There’s a saying that what annoys you about others maybe a reflection of you. I was reminded of that (painfully) a few nights ago. I’ve volunteered to serve on a committee that is planning a conference in the spring.
The first thirty minutes of the meeting were productive. Participants were discussing the information the chair had prepared, asking clarifying questions, and listening to each other to better understand perspectives.
I’m not sure when the discussion and the energy in the room changed (I have an assumption). I recognized the conversational shift into what I call the “rat hole vortex.” I could feel my energy draining and irritation that began as small as a grain of sand in my shoe, grew to the size of a boulder.
My inner dialogue reared its ugly head: “Carol, what in the world were you thinking!? You hate committee work! You know this always happens. One or two people decide to dominate the conversation, sucking oxygen out of the room. This is a colossal waste of time!”
My irritation grew as one person dominated the conversation. I physically retracted, pushing my chair back from the table, and observed others were doing the same thing, although a bit more subtly. I checked my watch repeatedly and sat in judgmental silence.
I changed my inner dialogue: “Take a breath Carol. It’s been a long day, you’re tired and hungry. Drink more water, you’re probably dehydrated. The water will help your brain function more productively. Get back in the conversation and engage others!”
After the meeting, on the way to meet friends for dinner, I vented my frustration to my husband (poor unsuspecting soul) and found myself getting more and more agitated. (Dear Reader, are you noticing a few Unhelpfulpatterns?)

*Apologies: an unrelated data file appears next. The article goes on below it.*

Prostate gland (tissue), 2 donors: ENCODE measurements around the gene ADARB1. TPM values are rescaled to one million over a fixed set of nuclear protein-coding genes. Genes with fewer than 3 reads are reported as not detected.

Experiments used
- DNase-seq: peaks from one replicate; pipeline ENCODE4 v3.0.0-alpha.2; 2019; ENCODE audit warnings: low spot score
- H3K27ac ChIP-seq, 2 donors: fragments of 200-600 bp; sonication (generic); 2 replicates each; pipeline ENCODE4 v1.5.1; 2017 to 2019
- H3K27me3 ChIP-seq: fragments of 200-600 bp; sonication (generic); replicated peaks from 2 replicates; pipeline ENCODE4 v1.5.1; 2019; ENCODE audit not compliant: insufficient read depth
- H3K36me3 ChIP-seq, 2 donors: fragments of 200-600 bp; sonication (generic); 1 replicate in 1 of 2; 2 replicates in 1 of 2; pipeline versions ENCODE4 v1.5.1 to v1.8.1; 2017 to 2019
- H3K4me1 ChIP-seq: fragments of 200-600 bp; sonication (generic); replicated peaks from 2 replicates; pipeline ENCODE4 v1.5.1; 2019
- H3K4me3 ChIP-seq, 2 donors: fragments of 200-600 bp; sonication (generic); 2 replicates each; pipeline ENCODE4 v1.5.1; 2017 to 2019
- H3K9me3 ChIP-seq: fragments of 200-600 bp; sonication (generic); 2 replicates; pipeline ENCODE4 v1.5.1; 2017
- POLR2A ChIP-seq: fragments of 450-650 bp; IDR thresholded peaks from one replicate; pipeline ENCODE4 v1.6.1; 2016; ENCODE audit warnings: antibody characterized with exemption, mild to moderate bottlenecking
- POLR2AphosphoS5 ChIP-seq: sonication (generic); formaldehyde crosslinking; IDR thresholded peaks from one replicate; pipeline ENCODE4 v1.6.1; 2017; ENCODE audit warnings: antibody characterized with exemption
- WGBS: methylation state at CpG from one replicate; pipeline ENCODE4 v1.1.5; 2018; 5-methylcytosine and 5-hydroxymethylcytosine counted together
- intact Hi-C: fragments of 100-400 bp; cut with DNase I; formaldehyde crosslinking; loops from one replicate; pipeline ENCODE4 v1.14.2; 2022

At the restaurant we were warmly greeted with loving hugs and beautiful smiles. I focused my attention on re-connecting and basking in the glow of a relationship that has been sustained across countries, life challenges, birth and death.
As I’ve reflected on the evening I’m reminded that:
- Sitting in silent assessment disengages me from the conversation. I am no longer an active participant.
- Reminding myself to breath, to drink water, etc. was a good attempt to re-align my attention and counter my negative attitude.
- Venting is not productive! I worked myself into a royal snit and spewed negative energy all over my husband.
- Being with people I love and who love me, melted all my ire and created an opportunity for me to step back and reflect.
My hackles rise when I’m around opinionated people because I’m opinionated.People who aren’t cognizant of how their behavior is affecting others irritate me because I’ve been oblivious to my impact on others.
I give myself grace for recognizing I was sitting in judgement and trying to change my internal dialogue. And I’m reminded (again) that I’m a work in progress.
I’m human and my efforts to be open, non-judgmental, and helpful sometimes are sidetracked by my old habits. Once again I was reminded of what I don’t like about my patterns of behavior by observing them in others.
I could rail at myself that I slipped back into non-productive habits. But what I want to focus on is the power and positive impact of love. I’m so blessed to have such wonderful friends who love me amidst my messiness. I’m grateful for a husband who can tolerate my venting (especially when held hostage in a moving vehicle).
And I’m thankful for another opportunity to see myself, warts and all.I’m still learning, and with each old negative behavior that I discard, I feel lighter.
My agenda for the next committee meeting: be intentional and open to all contributions. If I find myself slipping into assessment, see if I can bring some love into the room.